For purposes of a motion to dismiss, the court accepts the factual allegations of the complaint as true and draws all reasonable inferences in favor of plaintiff. See Travel All Over the World, Inc. v. Kingdom of Saudi Arabia, 73 F.3d 1423 (7th Cir. 1996). When ruling on a motion to dismiss for failure to state a claim, the court considers, "whether relief is possible under any set of facts that could be established consistent with the allegations." Bartholet v. Reishauer A.G., 953 F.2d 1073, 1078 (7th Cir. 1992). A claim may be dismissed only if it is beyond doubt that under no set of facts would plaintiffs allegations entitle it to relief. Conley v. Gibson, 355 U.S. 41, 45-46, 78 S.Ct. 99, 2 L.Ed.2d 80 (1957). The purpose of a motion to dismiss is to test the sufficiency of complaint. not to decide its merits. See e.g., Gibson v. City of Chicago, 910 F.2d 1510, 1520 (7th Cir. 1990).

Trailmobile argues that: (1) Count I fails as a matter of law because Texas' Constitutional Material Men's Lien does not apply to proceeds; and (2) Count VI fails because under both Texas and Illinois law unjust enrichment cannot exist when there is an express contract.

Count I—Texas' Constitutional Materialman's Lien

In Count I, plaintiff claims a materialman's lien on the proceeds held by Trailmobile from the sale of the refrigeration units. Trailmobile argues that plaintiffs fail to allege a claim because: (1) no case has granted the constitutional lien on proceeds; and (2) the plain language of the Texas Constitution does not expressly include proceeds. Because the Texas courts have interpreted the constitutional materialman's lien narrowly, and Art. 16 § 37 does not expressly include proceeds, defendants motion to dismiss Count I is granted.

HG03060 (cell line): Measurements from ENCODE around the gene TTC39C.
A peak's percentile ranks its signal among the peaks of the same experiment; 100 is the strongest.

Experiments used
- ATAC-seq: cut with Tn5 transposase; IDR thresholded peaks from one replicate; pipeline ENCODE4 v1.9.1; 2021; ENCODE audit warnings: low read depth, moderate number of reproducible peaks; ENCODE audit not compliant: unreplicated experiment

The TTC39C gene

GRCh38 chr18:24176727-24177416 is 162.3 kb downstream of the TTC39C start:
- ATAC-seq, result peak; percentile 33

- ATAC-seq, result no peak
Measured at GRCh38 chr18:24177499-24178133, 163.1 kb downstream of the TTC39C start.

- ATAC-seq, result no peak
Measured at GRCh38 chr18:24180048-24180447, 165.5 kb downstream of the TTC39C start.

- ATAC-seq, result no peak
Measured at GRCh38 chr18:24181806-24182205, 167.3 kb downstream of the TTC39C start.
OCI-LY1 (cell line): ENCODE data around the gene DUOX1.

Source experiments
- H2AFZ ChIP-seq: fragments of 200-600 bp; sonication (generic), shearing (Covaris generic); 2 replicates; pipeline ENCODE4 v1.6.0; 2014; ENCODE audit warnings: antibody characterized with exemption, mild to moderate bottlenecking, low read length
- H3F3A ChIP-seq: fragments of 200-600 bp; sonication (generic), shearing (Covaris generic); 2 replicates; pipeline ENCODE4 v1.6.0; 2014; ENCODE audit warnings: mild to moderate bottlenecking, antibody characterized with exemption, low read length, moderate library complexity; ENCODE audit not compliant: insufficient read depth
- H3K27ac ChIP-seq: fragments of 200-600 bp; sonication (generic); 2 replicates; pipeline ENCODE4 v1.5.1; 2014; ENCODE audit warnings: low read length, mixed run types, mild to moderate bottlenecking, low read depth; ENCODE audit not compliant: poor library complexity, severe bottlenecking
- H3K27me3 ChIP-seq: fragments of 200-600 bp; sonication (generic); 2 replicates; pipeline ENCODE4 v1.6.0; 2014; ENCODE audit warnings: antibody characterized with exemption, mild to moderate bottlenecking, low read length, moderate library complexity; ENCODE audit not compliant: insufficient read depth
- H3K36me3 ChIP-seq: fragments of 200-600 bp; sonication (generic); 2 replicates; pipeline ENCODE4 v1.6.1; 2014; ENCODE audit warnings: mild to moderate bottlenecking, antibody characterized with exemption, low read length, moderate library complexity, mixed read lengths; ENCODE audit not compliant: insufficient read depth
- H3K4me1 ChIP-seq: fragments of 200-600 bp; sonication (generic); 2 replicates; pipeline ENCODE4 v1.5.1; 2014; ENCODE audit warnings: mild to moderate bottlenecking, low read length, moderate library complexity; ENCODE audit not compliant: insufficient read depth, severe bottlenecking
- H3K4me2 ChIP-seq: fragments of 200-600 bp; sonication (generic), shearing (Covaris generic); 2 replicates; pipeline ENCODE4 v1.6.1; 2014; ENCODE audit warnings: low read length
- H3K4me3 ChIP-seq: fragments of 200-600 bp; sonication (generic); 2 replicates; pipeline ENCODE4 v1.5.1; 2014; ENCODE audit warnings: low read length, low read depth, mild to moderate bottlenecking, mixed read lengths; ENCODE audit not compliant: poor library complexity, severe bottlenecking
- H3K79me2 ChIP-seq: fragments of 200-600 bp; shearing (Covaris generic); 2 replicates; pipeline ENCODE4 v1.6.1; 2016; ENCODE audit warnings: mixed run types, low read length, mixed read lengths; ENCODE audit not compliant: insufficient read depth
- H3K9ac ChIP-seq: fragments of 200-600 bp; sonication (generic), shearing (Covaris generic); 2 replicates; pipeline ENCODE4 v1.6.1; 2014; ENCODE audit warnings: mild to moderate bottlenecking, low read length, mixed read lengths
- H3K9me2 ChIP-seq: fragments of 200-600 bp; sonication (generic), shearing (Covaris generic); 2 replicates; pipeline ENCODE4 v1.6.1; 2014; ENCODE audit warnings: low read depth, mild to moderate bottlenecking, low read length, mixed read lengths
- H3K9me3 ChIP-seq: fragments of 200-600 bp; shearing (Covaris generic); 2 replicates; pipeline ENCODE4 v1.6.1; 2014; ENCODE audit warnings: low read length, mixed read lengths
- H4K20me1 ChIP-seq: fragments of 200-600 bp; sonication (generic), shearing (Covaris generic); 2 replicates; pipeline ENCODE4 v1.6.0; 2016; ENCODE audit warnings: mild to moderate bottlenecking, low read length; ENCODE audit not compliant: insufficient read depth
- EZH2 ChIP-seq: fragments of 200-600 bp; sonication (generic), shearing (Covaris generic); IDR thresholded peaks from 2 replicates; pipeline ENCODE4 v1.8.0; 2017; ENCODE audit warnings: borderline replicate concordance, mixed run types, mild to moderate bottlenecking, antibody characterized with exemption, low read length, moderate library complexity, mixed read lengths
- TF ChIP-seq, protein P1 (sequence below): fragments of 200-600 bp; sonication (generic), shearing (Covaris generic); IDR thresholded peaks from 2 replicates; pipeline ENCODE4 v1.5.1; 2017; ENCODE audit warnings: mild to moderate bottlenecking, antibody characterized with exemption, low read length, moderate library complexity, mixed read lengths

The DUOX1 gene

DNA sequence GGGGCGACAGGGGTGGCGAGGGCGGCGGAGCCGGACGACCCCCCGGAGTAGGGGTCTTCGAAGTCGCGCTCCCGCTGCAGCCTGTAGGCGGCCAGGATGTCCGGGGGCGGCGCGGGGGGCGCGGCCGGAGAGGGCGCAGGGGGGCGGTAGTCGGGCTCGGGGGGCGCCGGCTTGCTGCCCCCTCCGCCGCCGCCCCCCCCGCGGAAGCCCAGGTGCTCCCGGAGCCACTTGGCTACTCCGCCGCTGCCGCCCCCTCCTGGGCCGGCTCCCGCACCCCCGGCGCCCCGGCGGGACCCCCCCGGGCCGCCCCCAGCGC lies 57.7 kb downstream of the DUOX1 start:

When this court exercises supplemental jurisdiction it must apply state law to substantive issues. Timmerman v. Modem Indus., Inc., 960 F.2d 692, 696 (7th Cir. 1992). The court must determine the content of state law as that state's supreme court would determine it. Allstate Ins. Co. v. Menards, Inc., 285 F.3d 630, 636 (7th Cir. 2002) (citing Erie R.R. Co. v. Tompkins, 304 U.S. 64, 78 (1938)). Without clear guidance from the Texas Supreme Court, this court must use its best judgment to make this determination, and may consider the decisions of lower Texas courts and courts of other jurisdictions. Stephan v. Rocky Mountain Chocolate Factory, Inc., 129 F.3d 414, 417 (7th Cir. 1997). This court is not bound, however, by the decision of any particular Texas appellate court; the issue is the content of state law at the "state, not the local, level." Allstate Ins. Co. 285 F.3d at 636. Therefore, this court, sitting in diversity in the Northern District of Illinois, must attempt to predict how the Texas Supreme Court would interpret a unique state constitutional provision. Specifically, Article 16 § 37 of the Texas Constitution provides:

Mechanics, artisans and material men of every class, shall have a lien upon the buildings and articles made or repaired by them for the value of their labor done thereon, or material furnished therefore and the legislature shall provide by law for the speedy and efficient enforcement of said liens.

While this is one of seven constitutional liens in the country, it is the only self-executing such lien. A & M Operating Company, Inc. v. South Coast Supply Company, Inc., 182 B.R. 997, 1000 (E.D. Texas 1995). Under the Texas ...